Summers: Tax Hikes on Wealthy Necessary to Avoid Fiscal Cliff

Sunday, 11 Nov 2012 04:29 PM

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Any solution that will successfully steer the country away from a fast-approaching fiscal cliff will have to involve raising taxes on wealthy Americans, said former Treasury Secretary Lawrence Summers.

At the end of this year, the Bush-era tax cuts and other benefits are set to expire at the same time automatic cuts to government spending are scheduled to kick in, a combination known as a fiscal cliff that could send the country sliding into a recession if left unchecked by Congress.

Republicans and Democrats have disagreed over the role taxes must play in restoring fiscal health.

Editor's Note: Prophetic Economist Warns: “It’s Curtains for America.” See Evidence.

President Barack Obama has argued that fresh revenues are needed via letting the tax breaks expire for wealthy Americans, with many Republicans arguing otherwise on the grounds those wealthy Americans create jobs, and hiking taxes on them would hamper recovery.

A compromise will broaden the tax base that Republicans applaud, but will also involve raising taxes on the wealthy championed by the White House, Summers told CNBC.

"If you take the long view of this, relative to where we've been as a country, the fraction of us who are over 65 is going to nearly double. We have more debt than we used to have. Things that the government buys like healthcare — their price is going up faster than the price of other goods," Summers said.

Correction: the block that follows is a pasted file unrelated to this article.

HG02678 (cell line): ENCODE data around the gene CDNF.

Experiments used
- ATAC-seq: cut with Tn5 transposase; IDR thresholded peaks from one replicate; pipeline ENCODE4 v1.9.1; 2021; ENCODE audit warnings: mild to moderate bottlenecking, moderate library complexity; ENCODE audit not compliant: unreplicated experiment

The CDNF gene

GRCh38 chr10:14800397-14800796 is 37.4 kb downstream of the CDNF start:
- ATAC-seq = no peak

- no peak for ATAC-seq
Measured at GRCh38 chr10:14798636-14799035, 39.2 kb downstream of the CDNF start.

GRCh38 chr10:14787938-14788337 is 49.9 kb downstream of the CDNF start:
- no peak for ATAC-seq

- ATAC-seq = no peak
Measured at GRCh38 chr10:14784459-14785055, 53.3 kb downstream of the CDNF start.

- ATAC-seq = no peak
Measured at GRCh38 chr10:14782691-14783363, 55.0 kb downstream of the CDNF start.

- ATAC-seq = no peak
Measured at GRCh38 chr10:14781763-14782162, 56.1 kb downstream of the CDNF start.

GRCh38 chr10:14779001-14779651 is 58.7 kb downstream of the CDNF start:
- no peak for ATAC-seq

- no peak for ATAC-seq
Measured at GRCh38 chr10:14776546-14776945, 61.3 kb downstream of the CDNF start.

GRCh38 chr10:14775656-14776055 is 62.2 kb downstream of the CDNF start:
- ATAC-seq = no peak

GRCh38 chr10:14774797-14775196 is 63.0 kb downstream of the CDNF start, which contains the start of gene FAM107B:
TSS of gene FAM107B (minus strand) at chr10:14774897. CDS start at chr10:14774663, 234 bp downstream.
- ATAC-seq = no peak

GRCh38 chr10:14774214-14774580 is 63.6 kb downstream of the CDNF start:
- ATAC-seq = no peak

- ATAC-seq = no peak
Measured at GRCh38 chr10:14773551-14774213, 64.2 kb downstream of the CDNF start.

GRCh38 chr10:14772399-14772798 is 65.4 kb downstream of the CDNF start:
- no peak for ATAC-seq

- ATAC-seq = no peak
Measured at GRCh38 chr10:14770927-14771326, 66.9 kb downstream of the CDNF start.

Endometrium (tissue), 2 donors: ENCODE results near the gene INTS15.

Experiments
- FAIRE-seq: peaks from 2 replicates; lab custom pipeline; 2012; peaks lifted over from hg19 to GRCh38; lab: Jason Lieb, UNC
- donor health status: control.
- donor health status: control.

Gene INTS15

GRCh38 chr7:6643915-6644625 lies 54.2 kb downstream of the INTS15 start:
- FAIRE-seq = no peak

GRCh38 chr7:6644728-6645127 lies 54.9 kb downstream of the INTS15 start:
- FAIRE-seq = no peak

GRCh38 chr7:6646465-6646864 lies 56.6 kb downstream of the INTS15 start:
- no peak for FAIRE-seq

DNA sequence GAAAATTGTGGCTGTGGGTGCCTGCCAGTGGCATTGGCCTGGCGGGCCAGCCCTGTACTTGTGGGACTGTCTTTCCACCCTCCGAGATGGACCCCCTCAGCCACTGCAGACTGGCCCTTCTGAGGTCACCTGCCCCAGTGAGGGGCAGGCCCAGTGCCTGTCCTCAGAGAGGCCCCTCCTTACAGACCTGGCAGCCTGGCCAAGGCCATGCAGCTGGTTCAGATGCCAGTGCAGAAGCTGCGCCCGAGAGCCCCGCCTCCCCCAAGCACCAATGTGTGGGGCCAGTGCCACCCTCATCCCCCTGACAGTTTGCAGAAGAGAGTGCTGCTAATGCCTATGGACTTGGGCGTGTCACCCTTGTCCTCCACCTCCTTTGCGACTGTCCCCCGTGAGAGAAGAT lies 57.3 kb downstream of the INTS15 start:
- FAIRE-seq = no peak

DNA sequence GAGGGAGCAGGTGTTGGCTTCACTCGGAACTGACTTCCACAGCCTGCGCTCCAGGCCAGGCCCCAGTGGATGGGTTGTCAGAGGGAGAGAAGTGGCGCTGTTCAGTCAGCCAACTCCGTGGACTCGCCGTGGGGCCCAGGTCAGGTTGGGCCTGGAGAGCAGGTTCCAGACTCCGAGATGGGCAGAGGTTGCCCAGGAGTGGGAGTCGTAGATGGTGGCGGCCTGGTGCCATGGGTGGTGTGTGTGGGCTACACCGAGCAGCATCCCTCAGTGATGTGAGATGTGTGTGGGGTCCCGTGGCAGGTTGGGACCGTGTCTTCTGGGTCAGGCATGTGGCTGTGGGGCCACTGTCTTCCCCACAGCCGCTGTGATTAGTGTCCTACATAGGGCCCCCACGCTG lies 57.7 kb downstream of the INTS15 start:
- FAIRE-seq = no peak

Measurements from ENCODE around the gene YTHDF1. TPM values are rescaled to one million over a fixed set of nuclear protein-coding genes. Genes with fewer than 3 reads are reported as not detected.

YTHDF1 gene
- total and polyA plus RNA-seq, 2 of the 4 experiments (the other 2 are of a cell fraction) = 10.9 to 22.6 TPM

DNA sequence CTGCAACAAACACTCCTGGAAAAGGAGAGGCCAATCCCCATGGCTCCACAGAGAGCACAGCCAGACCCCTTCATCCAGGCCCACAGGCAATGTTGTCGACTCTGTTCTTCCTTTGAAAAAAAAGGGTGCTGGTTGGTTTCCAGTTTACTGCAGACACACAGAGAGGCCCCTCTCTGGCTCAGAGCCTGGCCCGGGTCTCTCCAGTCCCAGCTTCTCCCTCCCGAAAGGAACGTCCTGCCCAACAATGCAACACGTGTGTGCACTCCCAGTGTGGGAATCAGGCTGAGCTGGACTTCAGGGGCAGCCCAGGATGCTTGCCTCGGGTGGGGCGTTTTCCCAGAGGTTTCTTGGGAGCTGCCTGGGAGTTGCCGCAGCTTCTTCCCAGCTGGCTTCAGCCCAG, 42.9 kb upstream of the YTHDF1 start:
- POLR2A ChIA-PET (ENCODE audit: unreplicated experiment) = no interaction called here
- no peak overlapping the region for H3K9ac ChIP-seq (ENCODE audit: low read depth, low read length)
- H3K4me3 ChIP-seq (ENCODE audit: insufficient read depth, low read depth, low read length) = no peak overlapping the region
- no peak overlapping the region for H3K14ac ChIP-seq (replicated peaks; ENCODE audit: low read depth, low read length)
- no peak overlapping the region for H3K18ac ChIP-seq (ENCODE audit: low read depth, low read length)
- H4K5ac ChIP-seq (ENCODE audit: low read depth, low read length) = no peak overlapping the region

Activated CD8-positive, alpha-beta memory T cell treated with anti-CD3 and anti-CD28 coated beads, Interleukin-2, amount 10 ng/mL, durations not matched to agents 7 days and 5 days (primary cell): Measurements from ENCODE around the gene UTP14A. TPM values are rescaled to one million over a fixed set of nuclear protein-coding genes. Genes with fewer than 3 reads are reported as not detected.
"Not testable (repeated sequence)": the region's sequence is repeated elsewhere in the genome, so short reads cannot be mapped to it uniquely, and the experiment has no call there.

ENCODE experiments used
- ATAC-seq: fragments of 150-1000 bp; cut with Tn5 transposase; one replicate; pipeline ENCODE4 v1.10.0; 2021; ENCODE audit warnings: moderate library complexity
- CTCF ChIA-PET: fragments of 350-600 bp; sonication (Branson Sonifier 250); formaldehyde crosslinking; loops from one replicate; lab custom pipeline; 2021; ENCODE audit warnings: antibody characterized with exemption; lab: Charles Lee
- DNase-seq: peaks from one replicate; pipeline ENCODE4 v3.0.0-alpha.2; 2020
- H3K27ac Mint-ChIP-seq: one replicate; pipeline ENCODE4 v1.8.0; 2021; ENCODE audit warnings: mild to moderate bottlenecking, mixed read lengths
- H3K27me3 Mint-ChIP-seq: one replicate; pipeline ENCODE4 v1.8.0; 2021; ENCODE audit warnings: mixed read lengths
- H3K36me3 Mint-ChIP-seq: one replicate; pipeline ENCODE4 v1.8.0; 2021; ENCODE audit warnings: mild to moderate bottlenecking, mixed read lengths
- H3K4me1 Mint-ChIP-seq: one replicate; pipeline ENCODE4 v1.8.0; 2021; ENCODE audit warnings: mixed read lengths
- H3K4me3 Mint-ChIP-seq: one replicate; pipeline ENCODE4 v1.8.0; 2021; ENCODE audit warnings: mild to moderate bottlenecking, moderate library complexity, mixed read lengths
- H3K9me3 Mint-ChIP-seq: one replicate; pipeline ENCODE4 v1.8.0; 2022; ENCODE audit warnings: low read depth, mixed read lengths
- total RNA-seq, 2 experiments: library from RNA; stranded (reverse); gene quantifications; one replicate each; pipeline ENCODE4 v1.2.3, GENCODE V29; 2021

"We're going to have to raise revenue, and that revenue should come probably from the people who have been most fortunate over the last generation." Summers added.

"That's the position the president's taking, and I think it's a reasonable one. I think there's a shared recognition between the president and the Congress that it would be a catastrophe for the country if nothing was to be done."

Some estimates see the fiscal cliff siphoning $600 billion or even more out of the economy next year alone.

The nonpartisan Congressional Budget Office has estimated that if left untreated, the fiscal cliff could contract the economy by 0.5 percent next year.

Successful navigation away from the fiscal cliff could lead the economy to a brighter 2013, Summers added.

“If we can avoid distractions like the fiscal cliff as the housing market starts to turn, it’s reasonable to hope that growth will accelerate and that job creation will increase,” Summers told the network.

“Vicious cycles will become virtuous circles.”

The White House has said it will veto any legislation extending tax cuts for families making $250,000 or more.

"I am not going to ask students and seniors and middle-class families to pay down the entire deficit while people like me, making over $250,000, aren't asked to pay a dime more in taxes," President Obama said just after his reelection, as quoted by the Associated Press.

"I'm not going to do that," Obama added

Editor's Note: Prophetic Economist Warns: “It’s Curtains for America.” See Evidence.

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